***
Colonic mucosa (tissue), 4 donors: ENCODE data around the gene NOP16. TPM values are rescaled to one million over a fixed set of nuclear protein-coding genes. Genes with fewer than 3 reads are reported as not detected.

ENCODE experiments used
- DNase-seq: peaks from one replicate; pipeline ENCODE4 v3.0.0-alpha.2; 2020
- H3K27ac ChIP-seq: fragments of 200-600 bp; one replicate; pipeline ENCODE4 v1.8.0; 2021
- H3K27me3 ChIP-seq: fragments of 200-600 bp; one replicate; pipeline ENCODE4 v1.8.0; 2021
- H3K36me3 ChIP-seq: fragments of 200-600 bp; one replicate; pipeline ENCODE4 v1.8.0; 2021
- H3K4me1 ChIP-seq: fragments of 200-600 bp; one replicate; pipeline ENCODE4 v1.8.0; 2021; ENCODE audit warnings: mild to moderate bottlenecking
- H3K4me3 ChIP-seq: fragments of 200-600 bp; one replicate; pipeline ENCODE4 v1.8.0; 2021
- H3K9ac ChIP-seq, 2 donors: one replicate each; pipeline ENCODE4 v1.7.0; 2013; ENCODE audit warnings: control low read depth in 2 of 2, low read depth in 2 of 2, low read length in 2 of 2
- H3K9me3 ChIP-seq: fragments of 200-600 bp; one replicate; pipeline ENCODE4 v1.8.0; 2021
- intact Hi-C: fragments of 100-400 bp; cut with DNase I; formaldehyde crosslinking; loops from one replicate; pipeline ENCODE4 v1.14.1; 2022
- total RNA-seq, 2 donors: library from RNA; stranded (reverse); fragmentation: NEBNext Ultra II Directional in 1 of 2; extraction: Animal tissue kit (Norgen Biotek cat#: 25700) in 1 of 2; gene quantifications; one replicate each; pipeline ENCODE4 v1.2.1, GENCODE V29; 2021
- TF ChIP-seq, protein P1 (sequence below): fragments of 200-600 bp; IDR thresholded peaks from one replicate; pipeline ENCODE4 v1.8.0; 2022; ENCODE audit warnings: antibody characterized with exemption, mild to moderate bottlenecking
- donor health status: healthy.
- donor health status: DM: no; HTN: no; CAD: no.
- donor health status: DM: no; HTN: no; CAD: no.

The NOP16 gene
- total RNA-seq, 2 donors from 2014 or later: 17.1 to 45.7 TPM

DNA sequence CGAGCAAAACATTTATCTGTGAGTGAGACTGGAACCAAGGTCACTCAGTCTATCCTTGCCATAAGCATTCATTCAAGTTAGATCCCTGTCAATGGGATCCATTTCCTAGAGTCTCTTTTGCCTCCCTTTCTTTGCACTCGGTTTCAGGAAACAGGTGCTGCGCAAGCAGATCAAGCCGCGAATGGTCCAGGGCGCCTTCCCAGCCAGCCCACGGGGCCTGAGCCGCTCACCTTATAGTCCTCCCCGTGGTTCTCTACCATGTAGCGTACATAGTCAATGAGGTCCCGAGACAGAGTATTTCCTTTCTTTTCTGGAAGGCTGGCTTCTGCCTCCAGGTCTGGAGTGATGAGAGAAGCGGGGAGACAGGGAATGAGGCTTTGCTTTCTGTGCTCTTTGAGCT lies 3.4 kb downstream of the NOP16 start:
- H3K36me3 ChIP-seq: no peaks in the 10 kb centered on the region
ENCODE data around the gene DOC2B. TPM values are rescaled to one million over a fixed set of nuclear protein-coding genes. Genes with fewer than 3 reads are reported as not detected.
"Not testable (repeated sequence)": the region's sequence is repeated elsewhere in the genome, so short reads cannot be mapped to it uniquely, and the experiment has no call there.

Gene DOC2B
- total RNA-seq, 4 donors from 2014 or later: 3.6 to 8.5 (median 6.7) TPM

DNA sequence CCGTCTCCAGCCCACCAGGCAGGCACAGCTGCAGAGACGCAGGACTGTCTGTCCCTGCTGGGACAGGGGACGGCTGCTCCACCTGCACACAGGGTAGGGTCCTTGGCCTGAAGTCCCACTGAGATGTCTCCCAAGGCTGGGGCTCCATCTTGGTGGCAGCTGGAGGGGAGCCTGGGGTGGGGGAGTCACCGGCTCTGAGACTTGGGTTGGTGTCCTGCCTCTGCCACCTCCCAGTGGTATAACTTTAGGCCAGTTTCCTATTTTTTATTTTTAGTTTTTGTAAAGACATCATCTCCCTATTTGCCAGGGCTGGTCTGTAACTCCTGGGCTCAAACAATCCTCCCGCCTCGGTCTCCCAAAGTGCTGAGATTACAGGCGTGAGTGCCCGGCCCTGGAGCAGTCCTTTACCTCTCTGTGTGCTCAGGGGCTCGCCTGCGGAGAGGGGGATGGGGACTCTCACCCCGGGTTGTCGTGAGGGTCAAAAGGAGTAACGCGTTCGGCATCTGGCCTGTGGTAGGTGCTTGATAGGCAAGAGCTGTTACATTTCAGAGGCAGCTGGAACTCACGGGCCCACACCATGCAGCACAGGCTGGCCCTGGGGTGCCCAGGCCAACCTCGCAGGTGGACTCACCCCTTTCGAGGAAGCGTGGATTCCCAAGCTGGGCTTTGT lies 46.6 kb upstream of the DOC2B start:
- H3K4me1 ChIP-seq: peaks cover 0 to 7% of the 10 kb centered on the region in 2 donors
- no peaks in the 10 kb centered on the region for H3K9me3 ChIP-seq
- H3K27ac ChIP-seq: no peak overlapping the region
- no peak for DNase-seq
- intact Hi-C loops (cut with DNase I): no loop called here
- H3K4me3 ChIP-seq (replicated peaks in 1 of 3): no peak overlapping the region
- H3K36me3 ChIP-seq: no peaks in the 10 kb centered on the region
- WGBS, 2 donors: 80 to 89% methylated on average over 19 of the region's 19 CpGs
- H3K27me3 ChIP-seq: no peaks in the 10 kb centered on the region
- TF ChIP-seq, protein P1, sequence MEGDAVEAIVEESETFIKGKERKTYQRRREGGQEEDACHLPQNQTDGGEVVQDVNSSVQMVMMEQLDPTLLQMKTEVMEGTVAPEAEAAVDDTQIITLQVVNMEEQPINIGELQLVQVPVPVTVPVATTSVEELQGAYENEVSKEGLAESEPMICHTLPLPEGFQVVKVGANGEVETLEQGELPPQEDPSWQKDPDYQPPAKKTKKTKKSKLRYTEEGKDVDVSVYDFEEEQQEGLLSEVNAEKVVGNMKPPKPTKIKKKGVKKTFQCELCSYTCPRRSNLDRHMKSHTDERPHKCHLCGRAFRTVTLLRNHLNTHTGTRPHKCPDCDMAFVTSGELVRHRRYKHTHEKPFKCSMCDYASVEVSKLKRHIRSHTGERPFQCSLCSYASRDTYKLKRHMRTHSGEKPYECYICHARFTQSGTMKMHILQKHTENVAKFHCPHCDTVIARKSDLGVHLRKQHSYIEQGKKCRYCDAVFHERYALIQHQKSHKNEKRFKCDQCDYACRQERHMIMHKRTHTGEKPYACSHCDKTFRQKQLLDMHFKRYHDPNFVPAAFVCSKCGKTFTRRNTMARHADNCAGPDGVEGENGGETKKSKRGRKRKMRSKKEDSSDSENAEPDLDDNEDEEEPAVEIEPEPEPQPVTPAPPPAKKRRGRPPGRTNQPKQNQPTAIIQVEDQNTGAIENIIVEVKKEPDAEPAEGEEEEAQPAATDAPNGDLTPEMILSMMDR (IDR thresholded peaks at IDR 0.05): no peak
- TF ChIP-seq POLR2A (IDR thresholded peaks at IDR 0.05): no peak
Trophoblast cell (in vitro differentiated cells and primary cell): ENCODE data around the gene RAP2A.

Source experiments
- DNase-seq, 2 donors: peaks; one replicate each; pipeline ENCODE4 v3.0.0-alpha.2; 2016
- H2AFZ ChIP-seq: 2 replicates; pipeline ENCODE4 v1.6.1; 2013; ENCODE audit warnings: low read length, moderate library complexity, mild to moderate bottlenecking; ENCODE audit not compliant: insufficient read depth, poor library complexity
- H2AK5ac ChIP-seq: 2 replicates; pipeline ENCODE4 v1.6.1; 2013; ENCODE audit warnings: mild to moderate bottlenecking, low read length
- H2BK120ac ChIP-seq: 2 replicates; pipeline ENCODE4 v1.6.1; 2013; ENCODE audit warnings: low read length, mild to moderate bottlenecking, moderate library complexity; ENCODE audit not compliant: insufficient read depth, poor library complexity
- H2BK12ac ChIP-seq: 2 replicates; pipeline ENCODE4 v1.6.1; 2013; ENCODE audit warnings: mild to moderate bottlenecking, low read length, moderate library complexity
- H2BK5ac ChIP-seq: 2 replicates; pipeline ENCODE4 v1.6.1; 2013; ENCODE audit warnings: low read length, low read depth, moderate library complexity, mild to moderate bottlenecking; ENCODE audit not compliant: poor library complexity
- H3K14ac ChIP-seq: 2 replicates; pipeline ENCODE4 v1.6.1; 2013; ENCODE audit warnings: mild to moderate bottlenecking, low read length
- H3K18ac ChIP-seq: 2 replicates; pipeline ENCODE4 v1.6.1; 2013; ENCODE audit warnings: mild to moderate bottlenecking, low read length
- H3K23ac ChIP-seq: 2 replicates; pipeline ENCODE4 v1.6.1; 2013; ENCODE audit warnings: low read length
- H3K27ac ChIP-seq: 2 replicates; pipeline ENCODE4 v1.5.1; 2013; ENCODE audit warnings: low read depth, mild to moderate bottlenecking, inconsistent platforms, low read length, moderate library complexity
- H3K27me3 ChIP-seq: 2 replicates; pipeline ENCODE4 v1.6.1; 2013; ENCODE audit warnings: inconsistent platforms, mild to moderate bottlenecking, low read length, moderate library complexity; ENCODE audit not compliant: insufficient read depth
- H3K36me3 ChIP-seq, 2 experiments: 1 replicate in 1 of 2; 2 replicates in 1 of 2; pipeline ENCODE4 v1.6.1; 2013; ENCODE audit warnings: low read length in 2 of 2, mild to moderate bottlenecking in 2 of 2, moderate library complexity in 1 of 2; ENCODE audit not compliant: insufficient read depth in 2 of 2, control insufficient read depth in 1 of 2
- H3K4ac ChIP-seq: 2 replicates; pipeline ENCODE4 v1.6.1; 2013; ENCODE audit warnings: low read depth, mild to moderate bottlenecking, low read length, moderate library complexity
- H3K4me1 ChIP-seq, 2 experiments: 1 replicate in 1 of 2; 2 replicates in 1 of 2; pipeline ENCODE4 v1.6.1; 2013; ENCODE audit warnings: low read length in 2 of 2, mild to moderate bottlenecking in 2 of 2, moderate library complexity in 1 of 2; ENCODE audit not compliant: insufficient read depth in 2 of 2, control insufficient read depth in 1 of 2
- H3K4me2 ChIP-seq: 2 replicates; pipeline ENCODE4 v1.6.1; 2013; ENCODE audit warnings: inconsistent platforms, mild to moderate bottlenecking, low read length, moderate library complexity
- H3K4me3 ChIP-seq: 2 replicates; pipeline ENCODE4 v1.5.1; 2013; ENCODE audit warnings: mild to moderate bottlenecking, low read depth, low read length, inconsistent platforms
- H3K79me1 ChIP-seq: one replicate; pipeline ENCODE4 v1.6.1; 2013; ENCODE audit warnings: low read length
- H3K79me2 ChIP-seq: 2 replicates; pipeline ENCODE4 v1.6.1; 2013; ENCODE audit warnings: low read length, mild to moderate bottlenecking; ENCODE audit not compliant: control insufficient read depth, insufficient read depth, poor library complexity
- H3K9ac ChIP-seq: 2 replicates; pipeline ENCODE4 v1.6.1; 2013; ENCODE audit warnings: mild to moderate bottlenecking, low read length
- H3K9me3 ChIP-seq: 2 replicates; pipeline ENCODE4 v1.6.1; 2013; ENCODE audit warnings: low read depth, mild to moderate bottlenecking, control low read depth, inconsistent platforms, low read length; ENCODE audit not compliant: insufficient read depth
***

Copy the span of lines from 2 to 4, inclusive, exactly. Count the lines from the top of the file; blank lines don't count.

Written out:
ENCODE experiments used
- DNase-seq: peaks from one replicate; pipeline ENCODE4 v3.0.0-alpha.2; 2020
- H3K27ac ChIP-seq: fragments of 200-600 bp; one replicate; pipeline ENCODE4 v1.8.0; 2021